One of the prettiest and most historic corners of Rome will soon be sacrificed for a seven-floor underground car park unless Italy's Minister of Culture orders a dramatic and costly change of course.
Supporters of the car park say it is the way to rid the Tridente, the corner of central Rome defined by the "trident" of streets shooting out from Piazza del Popolo, of the clutter of cars.
Opponents call it "a sacrilegious car park", "a cultural crime", and compare the excavation of the hill in central Rome to the destruction of the Great Buddhas of Bamiyan by the Taleban.
Gianni Alemanno, the new centre-right Mayor of Rome, argued against the car park in his election campaign, but work is already under way and if it is cancelled the penalty fees could cost millions.
Culture Minister Sandro Bondi has intervened, saying the future of the hill is a question of national importance and the final word will be his.
It is called the Pincio and towards the end of the Roman Republic, Lucullus, the philosopher-general who conquered northern Anatolia and brought cherries to Europe, built a magnificent villa nearby. The property was later grabbed by the Empress Valeria Messalina, wife of Claudius, who forced its owner to commit suicide. She was later assassinated in the villa's gardens, transformed into a public garden by the 18th-century architect Valadier.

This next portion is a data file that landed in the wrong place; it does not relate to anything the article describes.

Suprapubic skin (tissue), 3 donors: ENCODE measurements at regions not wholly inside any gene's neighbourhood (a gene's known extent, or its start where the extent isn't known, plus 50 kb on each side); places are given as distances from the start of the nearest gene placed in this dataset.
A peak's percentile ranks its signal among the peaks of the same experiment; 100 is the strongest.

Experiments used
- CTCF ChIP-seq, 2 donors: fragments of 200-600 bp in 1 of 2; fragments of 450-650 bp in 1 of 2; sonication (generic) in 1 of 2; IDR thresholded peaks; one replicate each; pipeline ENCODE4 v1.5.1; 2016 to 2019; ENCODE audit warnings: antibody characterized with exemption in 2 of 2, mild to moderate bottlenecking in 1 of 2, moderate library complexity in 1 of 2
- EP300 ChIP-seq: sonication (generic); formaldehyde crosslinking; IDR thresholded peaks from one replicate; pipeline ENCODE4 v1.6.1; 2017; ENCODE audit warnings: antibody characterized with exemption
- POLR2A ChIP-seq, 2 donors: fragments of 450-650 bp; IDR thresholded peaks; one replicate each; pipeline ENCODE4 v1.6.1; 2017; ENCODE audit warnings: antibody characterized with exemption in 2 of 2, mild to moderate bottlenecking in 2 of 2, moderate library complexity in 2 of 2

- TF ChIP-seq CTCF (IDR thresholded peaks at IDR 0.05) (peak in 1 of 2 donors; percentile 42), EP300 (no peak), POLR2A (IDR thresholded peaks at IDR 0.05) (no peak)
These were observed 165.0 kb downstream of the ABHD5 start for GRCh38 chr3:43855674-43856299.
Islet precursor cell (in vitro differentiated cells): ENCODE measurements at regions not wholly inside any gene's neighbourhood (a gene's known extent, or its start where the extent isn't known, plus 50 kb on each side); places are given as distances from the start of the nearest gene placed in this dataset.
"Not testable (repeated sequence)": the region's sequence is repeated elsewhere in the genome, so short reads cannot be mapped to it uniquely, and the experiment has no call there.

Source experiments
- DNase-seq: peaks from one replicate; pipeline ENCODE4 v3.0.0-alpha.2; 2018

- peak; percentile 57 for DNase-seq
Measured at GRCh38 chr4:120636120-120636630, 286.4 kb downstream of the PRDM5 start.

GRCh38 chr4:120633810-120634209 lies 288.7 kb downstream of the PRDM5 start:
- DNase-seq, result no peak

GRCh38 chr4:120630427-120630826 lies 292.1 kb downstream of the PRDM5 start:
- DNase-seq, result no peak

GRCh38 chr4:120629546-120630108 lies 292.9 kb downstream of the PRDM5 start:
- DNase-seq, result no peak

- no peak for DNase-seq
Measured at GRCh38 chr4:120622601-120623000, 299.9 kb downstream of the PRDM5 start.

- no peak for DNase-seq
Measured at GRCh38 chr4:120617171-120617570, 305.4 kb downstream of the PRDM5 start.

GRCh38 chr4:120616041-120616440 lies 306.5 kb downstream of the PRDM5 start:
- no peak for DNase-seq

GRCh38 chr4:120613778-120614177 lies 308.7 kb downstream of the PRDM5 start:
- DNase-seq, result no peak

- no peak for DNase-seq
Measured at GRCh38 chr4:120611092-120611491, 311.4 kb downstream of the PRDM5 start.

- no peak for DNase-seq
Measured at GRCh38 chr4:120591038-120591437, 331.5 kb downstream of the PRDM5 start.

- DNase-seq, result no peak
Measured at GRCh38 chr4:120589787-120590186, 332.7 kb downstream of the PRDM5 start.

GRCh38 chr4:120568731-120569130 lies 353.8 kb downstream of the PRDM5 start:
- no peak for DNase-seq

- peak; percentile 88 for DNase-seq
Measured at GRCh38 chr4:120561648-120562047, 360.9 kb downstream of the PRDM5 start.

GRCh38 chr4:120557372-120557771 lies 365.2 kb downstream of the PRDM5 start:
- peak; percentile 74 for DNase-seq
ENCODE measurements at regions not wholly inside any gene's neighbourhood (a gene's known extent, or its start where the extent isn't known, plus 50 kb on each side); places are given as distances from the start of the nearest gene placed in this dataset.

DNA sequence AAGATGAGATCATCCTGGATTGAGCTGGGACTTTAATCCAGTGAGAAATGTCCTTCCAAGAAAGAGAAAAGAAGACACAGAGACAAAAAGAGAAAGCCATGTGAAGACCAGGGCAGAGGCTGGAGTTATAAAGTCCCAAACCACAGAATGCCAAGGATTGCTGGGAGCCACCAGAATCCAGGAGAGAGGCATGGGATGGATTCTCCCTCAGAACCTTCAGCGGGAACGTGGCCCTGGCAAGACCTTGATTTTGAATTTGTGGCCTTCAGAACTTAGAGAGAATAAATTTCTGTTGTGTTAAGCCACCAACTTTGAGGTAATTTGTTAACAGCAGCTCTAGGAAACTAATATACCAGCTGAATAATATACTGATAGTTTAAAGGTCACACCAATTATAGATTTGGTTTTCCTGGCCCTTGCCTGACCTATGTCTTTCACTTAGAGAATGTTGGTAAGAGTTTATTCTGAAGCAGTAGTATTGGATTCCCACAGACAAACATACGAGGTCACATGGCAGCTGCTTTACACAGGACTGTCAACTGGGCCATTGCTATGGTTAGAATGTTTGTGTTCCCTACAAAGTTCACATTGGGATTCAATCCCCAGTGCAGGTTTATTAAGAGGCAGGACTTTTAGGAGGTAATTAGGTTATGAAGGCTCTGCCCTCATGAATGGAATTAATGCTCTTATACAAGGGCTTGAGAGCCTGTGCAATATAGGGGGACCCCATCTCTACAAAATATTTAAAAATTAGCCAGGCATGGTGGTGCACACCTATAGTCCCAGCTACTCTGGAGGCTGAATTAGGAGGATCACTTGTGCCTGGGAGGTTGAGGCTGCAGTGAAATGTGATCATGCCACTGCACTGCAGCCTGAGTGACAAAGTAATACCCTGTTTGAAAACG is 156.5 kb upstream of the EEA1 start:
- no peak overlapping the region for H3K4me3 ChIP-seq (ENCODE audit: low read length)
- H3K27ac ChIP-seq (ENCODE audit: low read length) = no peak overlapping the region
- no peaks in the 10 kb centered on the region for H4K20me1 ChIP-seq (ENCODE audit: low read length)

Pincio is home to the Villa Medici, where Galileo was imprisoned during his trials, and boasts great views to St Peter's and beyond. But if plans go ahead, Pincio will became a huge building site as a carpark with spaces for more than 700 vehicles is built.
Giorgio Muratore, a professor of architecture and member of a group appointed by the Mayor to advise on the project, said it was a "monstrosity".
One of the most grievous losses would be that of the panoramic piazza on the hill's flat top, "a large part of which would be redefined merely as the roof" of the car park, with "large ventilator wells, extensive grilles, access stairs and emergency exits".
Environmental groups bitterly oppose the project and Carlo Ripa di Meana, head of the heritage organisation Italia Nostra and former head of Italy's Green Party, has threatened a hunger strike if it goes ahead.
Opponents were heartened by revelations this week that the hill contained a wealth of ancient Roman remains, "a secret Pompeii", which archaeologists have only begun to explore.
- THE INDEPENDENT